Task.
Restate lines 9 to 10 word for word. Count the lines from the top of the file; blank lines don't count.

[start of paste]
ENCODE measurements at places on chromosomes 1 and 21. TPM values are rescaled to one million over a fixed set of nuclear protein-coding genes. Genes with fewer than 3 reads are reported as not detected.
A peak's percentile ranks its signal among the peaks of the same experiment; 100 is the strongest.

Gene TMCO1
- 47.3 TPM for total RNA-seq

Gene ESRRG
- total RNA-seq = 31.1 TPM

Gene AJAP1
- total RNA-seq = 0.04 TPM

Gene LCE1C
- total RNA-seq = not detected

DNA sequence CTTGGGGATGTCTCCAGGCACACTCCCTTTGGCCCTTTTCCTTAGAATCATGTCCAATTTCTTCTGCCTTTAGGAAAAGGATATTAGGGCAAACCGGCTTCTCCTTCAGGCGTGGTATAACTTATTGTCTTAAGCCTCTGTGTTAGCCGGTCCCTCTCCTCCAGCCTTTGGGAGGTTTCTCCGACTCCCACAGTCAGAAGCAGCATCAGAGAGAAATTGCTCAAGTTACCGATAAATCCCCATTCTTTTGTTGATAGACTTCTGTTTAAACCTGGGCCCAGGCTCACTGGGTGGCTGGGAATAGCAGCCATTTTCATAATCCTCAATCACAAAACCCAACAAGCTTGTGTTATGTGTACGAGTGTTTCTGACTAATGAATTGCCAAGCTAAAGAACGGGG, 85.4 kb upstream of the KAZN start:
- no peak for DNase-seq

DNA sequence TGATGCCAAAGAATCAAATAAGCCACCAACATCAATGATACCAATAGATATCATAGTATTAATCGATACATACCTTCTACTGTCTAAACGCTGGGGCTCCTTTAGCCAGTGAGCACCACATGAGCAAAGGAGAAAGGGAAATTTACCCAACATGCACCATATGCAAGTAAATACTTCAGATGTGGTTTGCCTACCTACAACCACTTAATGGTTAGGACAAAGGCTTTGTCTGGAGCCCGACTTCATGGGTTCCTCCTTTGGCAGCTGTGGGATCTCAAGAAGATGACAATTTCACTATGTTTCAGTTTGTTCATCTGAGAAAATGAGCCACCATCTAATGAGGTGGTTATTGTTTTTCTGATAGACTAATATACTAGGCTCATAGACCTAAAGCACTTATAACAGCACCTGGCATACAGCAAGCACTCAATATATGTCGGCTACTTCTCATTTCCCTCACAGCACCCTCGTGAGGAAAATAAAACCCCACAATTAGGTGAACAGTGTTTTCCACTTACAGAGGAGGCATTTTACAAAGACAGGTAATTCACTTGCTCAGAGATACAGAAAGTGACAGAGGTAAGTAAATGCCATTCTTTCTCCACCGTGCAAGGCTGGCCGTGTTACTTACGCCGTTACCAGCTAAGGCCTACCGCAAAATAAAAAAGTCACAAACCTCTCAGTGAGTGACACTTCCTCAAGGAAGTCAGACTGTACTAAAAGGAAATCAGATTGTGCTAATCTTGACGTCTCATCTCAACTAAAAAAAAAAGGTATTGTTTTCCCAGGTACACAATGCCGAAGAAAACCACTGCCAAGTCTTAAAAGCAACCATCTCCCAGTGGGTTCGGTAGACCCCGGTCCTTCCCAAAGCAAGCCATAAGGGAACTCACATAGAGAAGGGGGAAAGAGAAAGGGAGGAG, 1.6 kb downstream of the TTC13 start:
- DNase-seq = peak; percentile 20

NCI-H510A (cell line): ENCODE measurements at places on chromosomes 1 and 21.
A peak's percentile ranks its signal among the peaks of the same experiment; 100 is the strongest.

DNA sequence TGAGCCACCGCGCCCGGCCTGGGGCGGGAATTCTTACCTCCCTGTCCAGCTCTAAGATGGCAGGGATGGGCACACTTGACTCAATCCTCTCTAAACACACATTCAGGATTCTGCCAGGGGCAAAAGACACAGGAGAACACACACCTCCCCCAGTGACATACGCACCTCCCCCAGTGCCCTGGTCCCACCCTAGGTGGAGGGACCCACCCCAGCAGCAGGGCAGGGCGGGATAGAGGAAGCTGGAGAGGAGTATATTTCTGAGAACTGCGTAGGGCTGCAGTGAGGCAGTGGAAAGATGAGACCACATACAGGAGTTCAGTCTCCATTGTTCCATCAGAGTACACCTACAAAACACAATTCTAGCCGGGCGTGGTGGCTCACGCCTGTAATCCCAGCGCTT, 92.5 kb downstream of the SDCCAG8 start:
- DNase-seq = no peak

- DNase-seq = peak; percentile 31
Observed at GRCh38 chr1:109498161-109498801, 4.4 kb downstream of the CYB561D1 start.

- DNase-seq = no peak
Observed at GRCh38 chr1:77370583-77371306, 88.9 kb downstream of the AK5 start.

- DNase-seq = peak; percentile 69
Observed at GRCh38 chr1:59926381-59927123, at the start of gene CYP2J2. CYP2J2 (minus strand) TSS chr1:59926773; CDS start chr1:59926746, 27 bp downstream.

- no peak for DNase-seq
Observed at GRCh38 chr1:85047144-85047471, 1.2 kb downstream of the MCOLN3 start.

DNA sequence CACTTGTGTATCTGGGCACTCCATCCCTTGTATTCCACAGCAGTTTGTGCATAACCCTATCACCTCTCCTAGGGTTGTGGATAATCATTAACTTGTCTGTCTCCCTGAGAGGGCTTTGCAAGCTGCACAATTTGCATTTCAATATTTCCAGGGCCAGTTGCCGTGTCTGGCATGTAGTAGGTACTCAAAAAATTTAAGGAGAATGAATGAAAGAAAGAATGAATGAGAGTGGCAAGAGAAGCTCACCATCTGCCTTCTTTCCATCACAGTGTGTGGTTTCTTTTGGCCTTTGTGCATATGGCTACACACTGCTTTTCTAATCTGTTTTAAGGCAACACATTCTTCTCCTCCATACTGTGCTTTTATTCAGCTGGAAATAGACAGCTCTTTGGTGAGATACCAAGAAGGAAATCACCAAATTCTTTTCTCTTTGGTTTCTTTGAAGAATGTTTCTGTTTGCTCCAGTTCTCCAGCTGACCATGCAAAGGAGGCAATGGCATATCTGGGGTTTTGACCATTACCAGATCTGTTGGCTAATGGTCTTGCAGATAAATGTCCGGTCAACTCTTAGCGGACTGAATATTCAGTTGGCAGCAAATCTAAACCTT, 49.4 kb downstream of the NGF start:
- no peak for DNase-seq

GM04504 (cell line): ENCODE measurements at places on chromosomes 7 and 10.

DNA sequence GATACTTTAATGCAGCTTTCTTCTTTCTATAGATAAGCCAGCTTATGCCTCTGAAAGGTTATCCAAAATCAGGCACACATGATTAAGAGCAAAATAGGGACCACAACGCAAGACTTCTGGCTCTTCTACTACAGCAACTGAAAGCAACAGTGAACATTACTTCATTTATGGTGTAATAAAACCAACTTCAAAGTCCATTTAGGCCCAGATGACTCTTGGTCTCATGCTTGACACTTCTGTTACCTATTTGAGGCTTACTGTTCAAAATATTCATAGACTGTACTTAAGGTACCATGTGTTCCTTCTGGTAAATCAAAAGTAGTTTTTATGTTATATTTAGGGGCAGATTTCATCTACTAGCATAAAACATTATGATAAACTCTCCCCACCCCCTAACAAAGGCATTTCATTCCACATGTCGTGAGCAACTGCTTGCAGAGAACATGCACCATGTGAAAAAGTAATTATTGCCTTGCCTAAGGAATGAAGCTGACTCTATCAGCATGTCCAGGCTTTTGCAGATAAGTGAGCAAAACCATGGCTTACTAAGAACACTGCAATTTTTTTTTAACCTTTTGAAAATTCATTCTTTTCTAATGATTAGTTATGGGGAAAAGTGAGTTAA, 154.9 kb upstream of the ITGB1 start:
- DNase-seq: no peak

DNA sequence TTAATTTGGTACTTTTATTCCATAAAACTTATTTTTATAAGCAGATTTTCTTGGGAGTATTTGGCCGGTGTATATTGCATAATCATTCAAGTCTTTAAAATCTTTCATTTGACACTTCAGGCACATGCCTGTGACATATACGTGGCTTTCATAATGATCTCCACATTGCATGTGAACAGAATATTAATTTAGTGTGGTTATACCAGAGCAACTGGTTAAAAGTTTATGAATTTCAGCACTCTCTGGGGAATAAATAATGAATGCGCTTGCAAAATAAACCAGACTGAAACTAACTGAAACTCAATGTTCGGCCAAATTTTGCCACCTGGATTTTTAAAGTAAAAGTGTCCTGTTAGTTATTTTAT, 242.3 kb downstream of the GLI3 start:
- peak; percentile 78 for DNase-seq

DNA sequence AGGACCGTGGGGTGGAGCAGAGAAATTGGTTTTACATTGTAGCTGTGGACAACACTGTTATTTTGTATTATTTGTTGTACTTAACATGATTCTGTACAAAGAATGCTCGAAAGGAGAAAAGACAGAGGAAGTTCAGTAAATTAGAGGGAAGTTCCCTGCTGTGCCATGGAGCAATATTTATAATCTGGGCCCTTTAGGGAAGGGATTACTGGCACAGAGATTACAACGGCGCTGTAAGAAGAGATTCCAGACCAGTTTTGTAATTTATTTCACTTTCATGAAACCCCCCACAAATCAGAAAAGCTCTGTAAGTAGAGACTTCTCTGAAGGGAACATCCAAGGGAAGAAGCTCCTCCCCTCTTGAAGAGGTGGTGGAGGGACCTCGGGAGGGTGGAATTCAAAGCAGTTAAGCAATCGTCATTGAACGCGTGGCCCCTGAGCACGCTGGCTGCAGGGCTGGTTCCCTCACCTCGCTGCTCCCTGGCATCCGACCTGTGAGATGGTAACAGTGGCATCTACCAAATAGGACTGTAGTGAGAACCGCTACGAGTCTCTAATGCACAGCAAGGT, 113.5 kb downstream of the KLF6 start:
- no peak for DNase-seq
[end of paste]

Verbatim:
Gene LCE1C
- total RNA-seq = not detected